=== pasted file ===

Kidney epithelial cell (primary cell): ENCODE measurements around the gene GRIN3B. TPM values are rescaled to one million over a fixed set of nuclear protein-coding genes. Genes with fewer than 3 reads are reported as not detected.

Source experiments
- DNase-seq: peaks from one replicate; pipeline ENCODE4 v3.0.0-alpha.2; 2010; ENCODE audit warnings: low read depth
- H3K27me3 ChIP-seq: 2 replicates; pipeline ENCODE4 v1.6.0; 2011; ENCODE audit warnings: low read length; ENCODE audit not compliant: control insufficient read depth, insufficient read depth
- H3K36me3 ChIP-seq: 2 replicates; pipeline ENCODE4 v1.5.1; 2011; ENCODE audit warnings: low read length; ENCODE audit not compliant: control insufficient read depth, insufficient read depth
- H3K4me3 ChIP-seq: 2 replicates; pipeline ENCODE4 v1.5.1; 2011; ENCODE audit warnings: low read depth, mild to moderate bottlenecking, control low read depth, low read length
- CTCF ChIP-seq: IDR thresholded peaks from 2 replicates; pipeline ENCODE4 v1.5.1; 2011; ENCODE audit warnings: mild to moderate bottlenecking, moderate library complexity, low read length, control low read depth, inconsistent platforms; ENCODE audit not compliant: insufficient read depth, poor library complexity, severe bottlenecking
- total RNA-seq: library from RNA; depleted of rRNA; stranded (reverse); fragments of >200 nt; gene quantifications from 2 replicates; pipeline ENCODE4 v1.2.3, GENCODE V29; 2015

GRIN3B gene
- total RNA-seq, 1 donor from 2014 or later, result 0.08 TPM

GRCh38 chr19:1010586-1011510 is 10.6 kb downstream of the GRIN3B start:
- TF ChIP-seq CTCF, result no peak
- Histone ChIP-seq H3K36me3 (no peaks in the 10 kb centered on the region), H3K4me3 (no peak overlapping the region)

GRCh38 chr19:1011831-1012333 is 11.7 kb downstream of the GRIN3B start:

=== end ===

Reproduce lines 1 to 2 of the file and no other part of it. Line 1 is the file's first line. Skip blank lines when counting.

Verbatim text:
Kidney epithelial cell (primary cell): ENCODE measurements around the gene GRIN3B. TPM values are rescaled to one million over a fixed set of nuclear protein-coding genes. Genes with fewer than 3 reads are reported as not detected.

Source experiments